follow Dictionary.com

Yours, Etc.: Origins and Uses of 8 Sign-Offs

devour

[dih-vou-uh r, -vou-er] /dɪˈvaʊ ər, -ˈvaʊ ər/
verb (used with object)
1.
to swallow or eat up hungrily, voraciously, or ravenously.
2.
to consume destructively, recklessly, or wantonly:
Fire devoured the old museum.
3.
to engulf or swallow up.
4.
to take in greedily with the senses or intellect:
to devour the works of Freud.
5.
to absorb or engross wholly:
a mind devoured by fears.
Origin
1275-1325
1275-1325; Middle English devouren < Anglo-French, Old French devourer < Latin dēvorāre to swallow down, equivalent to dē- de- + vorāre to eat up
Related forms
devourer, noun
devouringly, adverb
devouringness, noun
interdevour, verb (used with object)
predevour, verb (used with object)
redevour, verb (used with object)
self-devouring, adjective
undevoured, adjective
Dictionary.com Unabridged
Based on the Random House Dictionary, © Random House, Inc. 2014.
Cite This Source
Examples from the web for devouring
  • And you know things are dire when people optimistically greet the discovery that meat-eating ants are devouring the toads.
  • If you have either tent caterpillars or fall webworms, you should be seeing lots of caterpillars devouring your trees leaves.
  • Some of us should have already realised that this culture of consumerism, of devouring products, will never have an end.
  • Every few minutes a fir ignites, flames devouring it in a rush of light, the roar of rockets.
  • By devouring rotting matter, the scavenging insects cleared the nest of potentially dangerous microbes.
  • We have unmistakable proof that throughout all past time, there has been a ceaseless devouring of the weak by the strong.
  • So he ate even as a mountain-bred lion, and ceased not, devouring entrails and flesh and bones with their marrow.
  • Now they accomplished their identification with him by devouring him and each acquired a part of his strength.
  • He consumed three club sandwiches, devouring each as though it were no larger than a chocolate-drop.
  • The stellar cannibal flared in brightness and threw off a shell of gas after devouring a large chunk of a helpless companion.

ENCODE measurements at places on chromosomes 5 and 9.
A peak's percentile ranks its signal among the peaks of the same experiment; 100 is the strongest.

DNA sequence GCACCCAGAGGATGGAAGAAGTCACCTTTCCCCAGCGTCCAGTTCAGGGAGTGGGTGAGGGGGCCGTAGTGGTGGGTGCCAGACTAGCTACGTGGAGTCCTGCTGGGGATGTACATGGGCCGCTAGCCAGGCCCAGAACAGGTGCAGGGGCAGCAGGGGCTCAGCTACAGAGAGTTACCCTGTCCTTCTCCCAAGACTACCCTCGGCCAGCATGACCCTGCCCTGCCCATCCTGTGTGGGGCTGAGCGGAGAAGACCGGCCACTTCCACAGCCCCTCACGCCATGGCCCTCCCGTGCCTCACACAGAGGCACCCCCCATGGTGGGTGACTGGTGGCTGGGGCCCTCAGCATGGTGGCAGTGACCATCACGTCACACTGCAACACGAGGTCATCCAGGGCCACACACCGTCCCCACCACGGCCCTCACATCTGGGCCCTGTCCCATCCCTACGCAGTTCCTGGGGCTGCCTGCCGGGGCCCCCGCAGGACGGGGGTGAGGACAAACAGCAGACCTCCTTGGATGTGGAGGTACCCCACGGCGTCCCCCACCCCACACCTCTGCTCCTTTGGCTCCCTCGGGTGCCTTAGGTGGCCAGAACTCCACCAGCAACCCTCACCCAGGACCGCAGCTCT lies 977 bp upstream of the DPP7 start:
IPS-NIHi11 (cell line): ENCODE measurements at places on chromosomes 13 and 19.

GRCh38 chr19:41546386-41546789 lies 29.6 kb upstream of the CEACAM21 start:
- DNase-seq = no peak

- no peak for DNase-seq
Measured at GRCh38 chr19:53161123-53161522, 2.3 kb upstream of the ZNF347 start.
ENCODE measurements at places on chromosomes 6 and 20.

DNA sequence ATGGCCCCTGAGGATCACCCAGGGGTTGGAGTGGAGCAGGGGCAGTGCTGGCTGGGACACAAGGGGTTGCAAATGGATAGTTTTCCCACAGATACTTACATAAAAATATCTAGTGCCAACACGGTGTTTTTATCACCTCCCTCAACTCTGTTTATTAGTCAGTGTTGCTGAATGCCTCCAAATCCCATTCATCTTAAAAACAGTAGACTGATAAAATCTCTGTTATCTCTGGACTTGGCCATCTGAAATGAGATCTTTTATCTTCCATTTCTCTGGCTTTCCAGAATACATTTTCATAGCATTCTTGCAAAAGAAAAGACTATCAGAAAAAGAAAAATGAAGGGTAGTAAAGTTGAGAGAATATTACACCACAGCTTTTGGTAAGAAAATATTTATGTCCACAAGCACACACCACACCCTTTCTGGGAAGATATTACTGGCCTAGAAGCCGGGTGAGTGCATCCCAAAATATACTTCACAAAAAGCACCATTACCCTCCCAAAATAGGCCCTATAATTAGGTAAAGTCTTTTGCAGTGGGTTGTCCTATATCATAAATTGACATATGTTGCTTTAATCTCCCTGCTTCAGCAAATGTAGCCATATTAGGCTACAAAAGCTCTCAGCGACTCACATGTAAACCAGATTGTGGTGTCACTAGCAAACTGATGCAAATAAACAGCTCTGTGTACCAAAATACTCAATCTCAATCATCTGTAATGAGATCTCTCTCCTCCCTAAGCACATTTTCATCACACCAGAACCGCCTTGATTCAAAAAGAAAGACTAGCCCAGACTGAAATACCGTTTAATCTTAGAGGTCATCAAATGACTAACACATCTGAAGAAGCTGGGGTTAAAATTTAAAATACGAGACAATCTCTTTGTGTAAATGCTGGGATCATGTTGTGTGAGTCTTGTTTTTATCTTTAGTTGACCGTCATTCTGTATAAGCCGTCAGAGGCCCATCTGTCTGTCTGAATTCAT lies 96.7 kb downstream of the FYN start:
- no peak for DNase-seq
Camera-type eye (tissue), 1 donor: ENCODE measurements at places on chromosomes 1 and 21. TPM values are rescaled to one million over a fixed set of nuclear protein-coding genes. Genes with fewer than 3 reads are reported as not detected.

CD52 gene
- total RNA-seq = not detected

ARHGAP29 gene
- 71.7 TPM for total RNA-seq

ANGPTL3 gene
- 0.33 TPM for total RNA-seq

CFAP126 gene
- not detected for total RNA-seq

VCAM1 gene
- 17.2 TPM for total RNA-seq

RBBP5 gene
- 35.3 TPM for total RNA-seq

British Dictionary definitions for devouring

devour

/dɪˈvaʊə/
verb (transitive)
1.
to swallow or eat up greedily or voraciously
2.
to waste or destroy; consume: the flames devoured the curtains
3.
to consume greedily or avidly with the senses or mind: he devoured the manuscripts
4.
to engulf or absorb: the flood devoured the land
Derived Forms
devourer, noun
devouring, adjective
devouringly, adverb
Word Origin
C14: from Old French devourer, from Latin dēvorāre to gulp down, from de- + vorāre to consume greedily; see voracious
Collins English Dictionary - Complete & Unabridged 2012 Digital Edition
© William Collins Sons & Co. Ltd. 1979, 1986 © HarperCollins
Publishers 1998, 2000, 2003, 2005, 2006, 2007, 2009, 2012
Cite This Source
Word Origin and History for devouring

devour

v.

early 14c., from Old French devorer (12c.) "devour, swallow up, engulf," from Latin devorare "swallow down, accept eagerly," from de- "down" (see de-) + vorare "to swallow" (see voracity). Related: Devoured; devouring.

Online Etymology Dictionary, © 2010 Douglas Harper
Cite This Source

Word of the Day

Difficulty index for devour

Most English speakers likely know this word

Word Value for devouring

14
18
Scrabble Words With Friends

Quotes with devouring

Nearby words for devouring